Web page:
Reviewed by Michael Schmeltzer
Much like the famous inscription in Dante’s “Inferno,” Rebecca Gayle Howell gives her readers a warning before they enter her prize-winning book of poems: “Without tenderness, we are in hell.” – Adrienne Rich.
Thus we are welcomed to “Render / An Apocalypse,” an ominous full-length debut that pulls readers deeper into and further from human nature (or human versus nature) as we recognize it. Of course, what makes this book so thrilling is the fact we indeed do recognize it, even as humanity morphs into something more instinctual than intentional, more animal than intellectual.
In Andrew Smith’s horror/YA novel “The Marbury Lens,” the protagonist is transported to a savage yet familiar world via a pair of glasses. In a slant way, Howell effectively transports her readers to a savage yet familiar world through her unique poetic lens. Unlike Smith’s book, however, “Render / An Apocalypse” isn’t a narrative but more of a how-to survival manual.
A majority of the poems are instructional with titles such as “How to Kill a Rooster” or “How to Be Civilized.” There are still the simple pleasures of “first milk / first light sweet cream,” but in order to access them you must “be mean.” There is a sense of foreboding from the very first page as if the very thing that could help us survive this new “(perhaps) unfamiliar world” (as Nick Flynn states in the foreword) is the very thing that could lead to our ruination. In the poem “How to Build a Root Cellar,” the speaker instructs us to “Call your own name until / you have one / You have one / You have one.” The repetition works as a reminder and a conjuring, a command. Our very identities seem to be in jeopardy.
The austere environment Howell creates and the very form of the poems themselves function much like the best works of horror. It is both a revelation and subversion of what we know, what we trust. It’s no surprise the blurbs on the back use adjectives such as haunting and frightening; it really is an urgent, somewhat terrifying vision she shares. There are familiar images of rural life: cows, pigs, and fields. But instead of clothes drying on a line we are given a rooster tied up “by his yellow feet,” his throat cut as we “Watch his blood drip / to the ground // Watch his wings spread / and flap and flap.” We are told in “How to Wean a Hog” we should “Bait her / from the warm teat // with cereal / powdered milk // sugar // After that she will eat / your waste.” Without embellishment and with a mildly sinister edge, we are told what we must do. We are given instruction on how to cook the lungs, the head, and the brain. Waste not, want not, as the saying goes, and within this wasteland it appears there is nothing but want.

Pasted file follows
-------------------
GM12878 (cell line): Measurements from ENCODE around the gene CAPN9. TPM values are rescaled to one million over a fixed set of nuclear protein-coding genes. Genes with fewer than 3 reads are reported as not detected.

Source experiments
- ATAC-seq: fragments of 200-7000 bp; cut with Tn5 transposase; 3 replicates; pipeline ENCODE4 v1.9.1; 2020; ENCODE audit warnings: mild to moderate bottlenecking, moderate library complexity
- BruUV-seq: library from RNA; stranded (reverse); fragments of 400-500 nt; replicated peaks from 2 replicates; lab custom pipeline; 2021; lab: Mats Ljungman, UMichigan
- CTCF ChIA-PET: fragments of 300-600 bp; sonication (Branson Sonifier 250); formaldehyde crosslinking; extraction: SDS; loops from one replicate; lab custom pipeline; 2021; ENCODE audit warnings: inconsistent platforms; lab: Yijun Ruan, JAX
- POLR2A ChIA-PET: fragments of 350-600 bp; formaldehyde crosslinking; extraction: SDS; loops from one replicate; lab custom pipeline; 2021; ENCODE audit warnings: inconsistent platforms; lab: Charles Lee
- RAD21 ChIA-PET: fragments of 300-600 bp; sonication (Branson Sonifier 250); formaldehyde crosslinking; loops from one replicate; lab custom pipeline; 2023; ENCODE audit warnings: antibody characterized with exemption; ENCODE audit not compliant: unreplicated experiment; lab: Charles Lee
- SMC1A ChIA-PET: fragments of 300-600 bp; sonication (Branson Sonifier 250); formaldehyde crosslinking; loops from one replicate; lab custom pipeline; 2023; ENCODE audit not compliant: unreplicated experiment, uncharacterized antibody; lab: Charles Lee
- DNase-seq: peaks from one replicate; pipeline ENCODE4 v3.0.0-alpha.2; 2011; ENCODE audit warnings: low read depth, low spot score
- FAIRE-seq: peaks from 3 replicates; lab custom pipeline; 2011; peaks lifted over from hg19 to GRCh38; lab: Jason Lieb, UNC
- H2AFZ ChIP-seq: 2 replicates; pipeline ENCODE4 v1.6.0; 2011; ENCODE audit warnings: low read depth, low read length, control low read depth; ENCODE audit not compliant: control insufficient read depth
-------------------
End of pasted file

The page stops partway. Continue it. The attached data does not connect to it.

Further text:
Howell’s ability to unsettle the reader doesn’t begin and end with harrowing imagery. It isn’t even confined to the violence described against livestock. There is a much more subtle element at work, and as we read the book a curious thing happens almost below the surface of our consciousness. We go from poems titled “How to Be Civilized” and “How to Be a Man” to “How to Be a Pig” and “How to Be an Animal.” We are told a hog won’t see us coming “with her human eyes.” The animals are anthropomorphized while we, page by page, are driven by necessity away from our humanity. We become predator and prey. Our relationship to the natural world is distorted to the point we don’t know whether “The wet fog your breath” actually belongs to us or to some other beast. By the end of the book we are “the complicated animal hairless and shining.”
Not only does Howell twist our relationship with nature, but she also complicates our understanding of writing itself. The very form of her poetry, with its complete lack of punctuation (the exception being one very well-placed exclamation mark and some dashes), disorients us. When the usual markers of language are destroyed, we are forced to pay close attention to the language itself in order to navigate the passages. In every verse, however, the lines shift under our feet. Though a majority of the pieces are written in couplets, we are not sure from one moment to the next whether a line belongs to the roof or the floor; often it serves as both. Our foundation is taken from under us “As if the soil under // the soil was sold / while you slept.” As readers we are again and again uprooted by “Render / An Apocalypse” but the experience is nothing short of pleasure. Howell has given the literary world a truly unique offering, which finds the common ground between poetry, horror, and (human) nature.
Rebecca Gayle Howell is the author of Render / An Apocalypse, which was selected by Nick Flynn for the 2012 Cleveland State University Poetry Center's First Book Prize and is a finalist for ForeWord Review's 2013 Book of the Year. Howell is also the translator of Amal al-Jubouri's Hagar Before the Occupation/Hagar After the Occupation (Alice James Books, 2011). Among her awards are two fellowships from the Fine Arts Work Center and a Pushcart Prize. Her homeplace is Lexington, Kentucky.
Michael Schmeltzer earned an MFA from the Rainier Writing Workshop. He has been a finalist in several contests and even managed to win a few. He helps edit A River & Sound Review and has been published in PANK, Rattle, Natural Bridge, and Mid-American Review, among others. Find him online at michaelschmeltzer.com.